Heathcliff was resented, mocked and abused if he attempted to improve himself in any way. When Heathcliff returned to Wuthering Heights, the abuse Heathcliff suffered obviously scarred him, so the cycle of abuse continued when he inflicted worse treatment on Hareton Earnshaw. He forced him to work in the home as a common servant, belittled him, and psychologically abused him by constantly badgering him. When the Linton’s are introduced to the reader, it is readily apparent that the family has a higher social status and is more educated than the residents at Wuthering Heights are.
Pg. 3 Even though I wouldn’t consider “Wuthering Heights” to be a romantic novel, love was a very important theme. Bront addresses the bond between Catherine and Heathcliff in a spiritual and supernatural manner. Their love is spiritual rather than physical, and although they seemed to be soul mates their love was never appeased. As children, Catherine and Heathcliff had a bond that grew out of similar needs. They grew up protecting and trying to shelter each other from the abuse from Hindley, and consequently they developed an eternal friendship, love and affinity.
They were soul mates even as children. Bront expands the notion of eternal love, by creating a supernatural aspect in the story, and this is masterfully illustrated when Heathcliff contacts Catherine’s spirit after she dies. Their souls are eternally joined, and Heathcliff cannot live in this realm without her, only their souls joined together make one. Heathcliff eventually dies because he has to reunite his soul to Catherine’s. Selfishness was first introduced when Mr. Earnshaw brought Heathcliff, home to Wuthering Heights.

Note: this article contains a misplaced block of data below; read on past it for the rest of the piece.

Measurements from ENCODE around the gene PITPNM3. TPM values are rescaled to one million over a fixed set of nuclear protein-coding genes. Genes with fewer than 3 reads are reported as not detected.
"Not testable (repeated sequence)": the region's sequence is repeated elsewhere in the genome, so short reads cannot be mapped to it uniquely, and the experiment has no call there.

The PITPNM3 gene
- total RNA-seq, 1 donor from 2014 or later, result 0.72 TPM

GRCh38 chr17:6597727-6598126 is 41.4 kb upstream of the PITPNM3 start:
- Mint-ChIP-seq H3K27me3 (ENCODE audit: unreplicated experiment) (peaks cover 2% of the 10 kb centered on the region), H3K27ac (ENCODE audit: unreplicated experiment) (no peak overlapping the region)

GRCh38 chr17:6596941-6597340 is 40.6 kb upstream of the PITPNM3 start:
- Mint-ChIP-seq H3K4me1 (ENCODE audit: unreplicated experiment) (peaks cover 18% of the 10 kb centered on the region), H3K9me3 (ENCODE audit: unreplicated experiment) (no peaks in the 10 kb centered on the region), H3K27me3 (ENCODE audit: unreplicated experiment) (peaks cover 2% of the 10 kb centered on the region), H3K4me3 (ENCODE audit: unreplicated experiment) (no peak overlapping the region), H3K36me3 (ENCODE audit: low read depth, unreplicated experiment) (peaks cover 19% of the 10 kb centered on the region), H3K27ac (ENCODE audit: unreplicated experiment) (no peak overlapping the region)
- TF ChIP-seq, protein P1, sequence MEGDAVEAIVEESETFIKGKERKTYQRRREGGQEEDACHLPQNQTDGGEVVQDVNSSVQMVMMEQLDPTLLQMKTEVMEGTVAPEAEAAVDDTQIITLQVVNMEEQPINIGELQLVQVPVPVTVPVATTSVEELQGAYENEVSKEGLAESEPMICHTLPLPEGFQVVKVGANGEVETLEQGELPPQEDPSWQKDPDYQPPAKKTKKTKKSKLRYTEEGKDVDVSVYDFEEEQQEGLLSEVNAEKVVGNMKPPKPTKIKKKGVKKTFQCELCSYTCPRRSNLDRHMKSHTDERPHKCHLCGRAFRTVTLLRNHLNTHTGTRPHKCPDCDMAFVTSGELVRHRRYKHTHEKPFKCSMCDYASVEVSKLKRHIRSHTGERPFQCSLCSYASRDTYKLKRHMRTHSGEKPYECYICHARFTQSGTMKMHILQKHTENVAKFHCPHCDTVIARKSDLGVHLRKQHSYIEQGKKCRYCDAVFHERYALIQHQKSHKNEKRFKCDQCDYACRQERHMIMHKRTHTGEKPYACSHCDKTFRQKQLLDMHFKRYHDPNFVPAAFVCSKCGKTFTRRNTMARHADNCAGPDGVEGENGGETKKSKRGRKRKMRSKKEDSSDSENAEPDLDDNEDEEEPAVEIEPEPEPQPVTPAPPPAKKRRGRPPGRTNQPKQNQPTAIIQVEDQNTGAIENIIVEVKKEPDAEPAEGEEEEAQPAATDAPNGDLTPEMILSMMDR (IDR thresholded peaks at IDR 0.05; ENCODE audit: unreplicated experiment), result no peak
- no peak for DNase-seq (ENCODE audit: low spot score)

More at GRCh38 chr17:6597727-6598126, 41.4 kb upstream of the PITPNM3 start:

In the beginning, Heathcliff was treated equally as a member of the family, but after Mr. Earnshaw’s death, everybody abused him (except Catherine) in any manner or regard they wanted. As a result of this treatment, Heathcliff grew up to be the most selfish person in the family. He was hateful, spiteful and very vengeful. In addition, he lost respect and compassion for people, and completely disregarded others’ emotions and needs. He devastated Catherine when he disappeared, and shattered Isabella when he married her to spite Edgar.
When his only son Linton returned to Wuthering Heights, he withheld affection, medical attention and had no sympathy for Linton’s loss of his mother. Heathcliff then coerced young Cathy to marry Linton, therefore fulfilling his own greedy and vengeful agenda of acquiring Thrushcross Grange. At this end, he basically caused Linton’s death through neglect and malfeasance. Pg. 4 Catherine’s selfish character was depicted when she wanted both Edgar and Heathcliff at the same time. Catherine wanted Edgar for his status and Heathcliff for his love.
Her selfishness caused years of grief for both Edgar and Heathcliff, and consequently she died forlorn and remiss of the true love that was destined to be hers. Overall, I felt that “Wuthering Heights” was an excellent novel, and was very well written. The themes Emily Bront introduced were well depicted, organized, established and resolved and/or analyzed. Emily Bront was a magnificent author, and her style, use of words and ideas make “Wuthering Heights” a true classic. I thoroughly enjoyed reading it, and would recommend it to anyone.